The Daughter of the Regiment offers much-needed respite from tumultuous times
By Kate Wingfield on November 17, 2016
On Saturday night, the Washington National Opera not only breached the fourth wall, they set it on fire.
Call it the most unlikely corner in which to find a defiant comment on what just happened in our national election, but even the most austere artistic genre had something to say about November 8. Clever, subtle, but in no way ambiguous, it came in the form of a very special (and prolonged) cameo in Donizetti’s The Daughter of the Regiment: liberal icon and Supreme Court Justice Ruth Bader Ginsburg.
Initially hidden in an enormous wingback chair, it was quite the moment when she was turned, slowly, to face the packed opera house. It is no cliché to say that the crowd went wild. But the real fireworks came when — in the speaking role of the demanding Duchess of Krakenthorp — Ginsburg began listing the qualities required in a bride for her son. Adapted by Ginsburg (and this role is often flavored by the player), it is an unapologetic ode to women as leaders — no doubt, one in particular. The applause and laughter was so clamorous, some of her words were drowned out, but the intent was clear.
The joyously rebellious dicta of the Notorious RBG aside, there was also something exceedingly touching in the timing of this special night. In between her piquant lines, the diminutive, rather fragile-looking justice spent a fair amount of time on stage up close and personal with the singers and action. It was the best seat in the house and — though it was eclipsed by the political overtones — it was nevertheless a beautiful gift from Artistic Director Francesca Zambello and Director Robert Longbottom to one of the WNO’s greatest fans.
But even if Justice Ginsburg will not be returning for the remainder of the run, rest assured that there is more than enough reason to make The Daughter of the Regiment () your personal evening of escapism from all that ails, political or otherwise.
First there are the leads. Grabbing every scene by the short and curlies is an insuppressible Lisette Oropesa, singing her Marie with technical fabulousness and beautifully-toned buoyancy. If she veers a tad close to the chronically-cheerful tradition of Julie Andrews, she offsets it with some great physical comedy. Making a superb vocal match with Oropesa, Lawrence Brownlee brings the house down with a gorgeous, rafter-reaching tenor and plenty of crowd-pleasing bravado. It hardly matters that his Tonio is more like a brother than lover to tomboy Marie — they are aurally, if not romantically, electric.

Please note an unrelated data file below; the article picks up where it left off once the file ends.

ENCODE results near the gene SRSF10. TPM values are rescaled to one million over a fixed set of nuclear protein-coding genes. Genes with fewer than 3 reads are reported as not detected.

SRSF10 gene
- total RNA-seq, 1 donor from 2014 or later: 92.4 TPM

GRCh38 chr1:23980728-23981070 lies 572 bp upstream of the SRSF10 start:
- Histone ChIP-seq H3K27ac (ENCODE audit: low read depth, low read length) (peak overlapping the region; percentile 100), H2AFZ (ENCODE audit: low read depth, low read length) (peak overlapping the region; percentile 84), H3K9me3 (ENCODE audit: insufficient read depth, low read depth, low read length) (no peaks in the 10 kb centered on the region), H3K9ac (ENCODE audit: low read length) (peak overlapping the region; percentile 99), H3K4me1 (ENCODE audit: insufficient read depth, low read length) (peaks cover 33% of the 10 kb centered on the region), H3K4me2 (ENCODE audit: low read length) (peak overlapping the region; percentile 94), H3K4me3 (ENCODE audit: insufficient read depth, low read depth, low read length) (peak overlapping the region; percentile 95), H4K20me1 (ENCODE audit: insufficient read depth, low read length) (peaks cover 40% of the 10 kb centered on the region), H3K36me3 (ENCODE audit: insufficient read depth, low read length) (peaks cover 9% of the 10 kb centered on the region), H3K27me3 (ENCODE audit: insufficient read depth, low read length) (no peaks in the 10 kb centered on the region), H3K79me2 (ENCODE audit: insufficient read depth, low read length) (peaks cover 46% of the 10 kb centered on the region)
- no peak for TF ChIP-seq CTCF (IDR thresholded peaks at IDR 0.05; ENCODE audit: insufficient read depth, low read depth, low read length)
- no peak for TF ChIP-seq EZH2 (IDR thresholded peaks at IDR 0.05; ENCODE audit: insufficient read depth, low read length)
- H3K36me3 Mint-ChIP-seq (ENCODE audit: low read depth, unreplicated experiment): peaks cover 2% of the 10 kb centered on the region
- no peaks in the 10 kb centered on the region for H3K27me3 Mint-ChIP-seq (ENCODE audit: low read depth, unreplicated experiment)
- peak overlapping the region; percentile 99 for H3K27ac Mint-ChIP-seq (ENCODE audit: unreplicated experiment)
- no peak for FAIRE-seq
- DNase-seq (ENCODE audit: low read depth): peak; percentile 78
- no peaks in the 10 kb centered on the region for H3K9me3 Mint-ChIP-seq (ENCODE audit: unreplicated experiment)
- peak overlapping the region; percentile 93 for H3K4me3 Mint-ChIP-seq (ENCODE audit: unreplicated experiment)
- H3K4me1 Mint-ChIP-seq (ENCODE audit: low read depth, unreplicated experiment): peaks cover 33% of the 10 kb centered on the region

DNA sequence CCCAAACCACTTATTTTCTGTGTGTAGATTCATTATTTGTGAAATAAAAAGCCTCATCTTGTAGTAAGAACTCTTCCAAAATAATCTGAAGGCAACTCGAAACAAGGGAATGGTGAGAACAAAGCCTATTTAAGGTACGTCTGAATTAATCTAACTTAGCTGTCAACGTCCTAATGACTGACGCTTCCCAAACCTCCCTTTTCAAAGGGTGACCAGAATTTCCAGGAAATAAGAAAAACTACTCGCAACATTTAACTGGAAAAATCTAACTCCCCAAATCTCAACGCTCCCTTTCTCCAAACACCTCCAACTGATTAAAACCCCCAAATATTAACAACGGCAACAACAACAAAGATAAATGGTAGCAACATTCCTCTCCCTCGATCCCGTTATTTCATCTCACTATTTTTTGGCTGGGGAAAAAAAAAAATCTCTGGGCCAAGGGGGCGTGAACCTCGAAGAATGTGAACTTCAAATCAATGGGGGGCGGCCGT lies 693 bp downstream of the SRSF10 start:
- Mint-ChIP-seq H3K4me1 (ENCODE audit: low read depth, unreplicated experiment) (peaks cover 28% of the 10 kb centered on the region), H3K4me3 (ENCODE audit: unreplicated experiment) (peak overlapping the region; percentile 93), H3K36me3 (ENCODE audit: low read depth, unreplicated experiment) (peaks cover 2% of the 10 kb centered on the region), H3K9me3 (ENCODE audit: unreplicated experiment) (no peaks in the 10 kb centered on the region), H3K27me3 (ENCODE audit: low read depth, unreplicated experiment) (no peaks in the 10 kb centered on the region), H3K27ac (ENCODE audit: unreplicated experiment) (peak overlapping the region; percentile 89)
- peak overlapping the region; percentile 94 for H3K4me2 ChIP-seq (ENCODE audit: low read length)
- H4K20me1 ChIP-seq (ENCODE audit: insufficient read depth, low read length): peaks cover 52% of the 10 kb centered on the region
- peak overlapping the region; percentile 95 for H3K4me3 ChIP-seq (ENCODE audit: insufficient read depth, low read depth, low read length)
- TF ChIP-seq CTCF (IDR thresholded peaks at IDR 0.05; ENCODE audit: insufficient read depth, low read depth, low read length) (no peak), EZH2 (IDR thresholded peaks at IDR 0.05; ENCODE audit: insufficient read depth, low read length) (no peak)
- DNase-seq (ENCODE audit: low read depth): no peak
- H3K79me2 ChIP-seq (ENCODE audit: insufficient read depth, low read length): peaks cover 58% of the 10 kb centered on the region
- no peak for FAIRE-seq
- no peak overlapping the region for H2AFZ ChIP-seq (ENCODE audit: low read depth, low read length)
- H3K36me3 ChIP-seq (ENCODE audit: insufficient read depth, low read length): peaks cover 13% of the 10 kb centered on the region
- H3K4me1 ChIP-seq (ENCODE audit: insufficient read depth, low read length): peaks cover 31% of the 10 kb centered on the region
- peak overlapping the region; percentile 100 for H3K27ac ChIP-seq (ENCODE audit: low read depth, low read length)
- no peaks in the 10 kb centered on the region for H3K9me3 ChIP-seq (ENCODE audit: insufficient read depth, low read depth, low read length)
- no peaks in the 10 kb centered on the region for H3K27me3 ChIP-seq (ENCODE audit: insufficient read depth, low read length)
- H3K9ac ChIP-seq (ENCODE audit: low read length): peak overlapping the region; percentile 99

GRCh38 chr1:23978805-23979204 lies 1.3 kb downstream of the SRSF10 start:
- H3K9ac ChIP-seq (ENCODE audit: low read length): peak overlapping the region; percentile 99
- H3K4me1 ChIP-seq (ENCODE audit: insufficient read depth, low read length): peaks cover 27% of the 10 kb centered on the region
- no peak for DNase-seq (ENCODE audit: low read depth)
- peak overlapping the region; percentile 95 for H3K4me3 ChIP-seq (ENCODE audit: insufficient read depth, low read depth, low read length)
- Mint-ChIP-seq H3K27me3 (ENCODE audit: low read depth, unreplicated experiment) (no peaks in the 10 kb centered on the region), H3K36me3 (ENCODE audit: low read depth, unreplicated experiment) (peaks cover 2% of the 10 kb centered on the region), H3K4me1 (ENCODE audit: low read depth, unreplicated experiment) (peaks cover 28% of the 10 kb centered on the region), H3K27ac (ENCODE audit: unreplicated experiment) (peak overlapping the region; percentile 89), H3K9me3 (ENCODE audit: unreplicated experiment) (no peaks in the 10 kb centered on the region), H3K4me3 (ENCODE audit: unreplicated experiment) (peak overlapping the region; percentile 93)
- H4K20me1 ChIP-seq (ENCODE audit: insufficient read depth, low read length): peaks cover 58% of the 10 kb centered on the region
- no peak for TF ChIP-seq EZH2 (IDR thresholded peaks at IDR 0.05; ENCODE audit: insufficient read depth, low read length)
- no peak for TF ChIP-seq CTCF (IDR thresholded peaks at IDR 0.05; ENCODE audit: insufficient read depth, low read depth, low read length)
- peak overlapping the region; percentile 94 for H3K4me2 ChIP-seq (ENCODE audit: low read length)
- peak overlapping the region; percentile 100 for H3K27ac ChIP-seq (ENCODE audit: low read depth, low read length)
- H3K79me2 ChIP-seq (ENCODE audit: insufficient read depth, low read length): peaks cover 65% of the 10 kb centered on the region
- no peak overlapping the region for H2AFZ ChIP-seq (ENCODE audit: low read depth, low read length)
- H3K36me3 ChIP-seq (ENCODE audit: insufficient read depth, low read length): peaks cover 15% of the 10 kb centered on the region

Bookending the action are two strong and seasoned presences. Playing foil to Oropesa’s Marie is Kevin Burdette as Sulpice, the French sergeant who (along with the entire regiment) adopted her as an abandoned baby. Burdette does a great job clowning with Marie — though not quite a Dick Van Dyke, he’s got the idea. At the other end of the plot, Deborah Nansteel makes for a charismatic Marquise of Berkenfield, the local aristocrat with a secret. If Nansteel never quite delivers on the comic potential in the role, she certainly sings with pleasing richness and, when required, sorrow. Keeping to the lively feel, Timothy J. Bruno delivers an excitable Hortensius, the Marquise’s right-hand man.
Of course, being a largely comic opera featuring the regiment that has raised the firebrand Marie, there is no doubt that much of any production will hinge on what and how much you can get out of the male chorus. With the WNO, it is always 110 percent. Looking like they are thoroughly enjoying themselves, the chorus aces the clever choreography and wit of director Longbottom and are a joy to watch as they work the visually-clever marches and the mimes. Throw in the scampering antics of Oropesa’s Marie and this is opera that shows musical theater how it’s done.
Thus, an evening of entertainment and superb singing, and a much-needed respite from tumultuous times.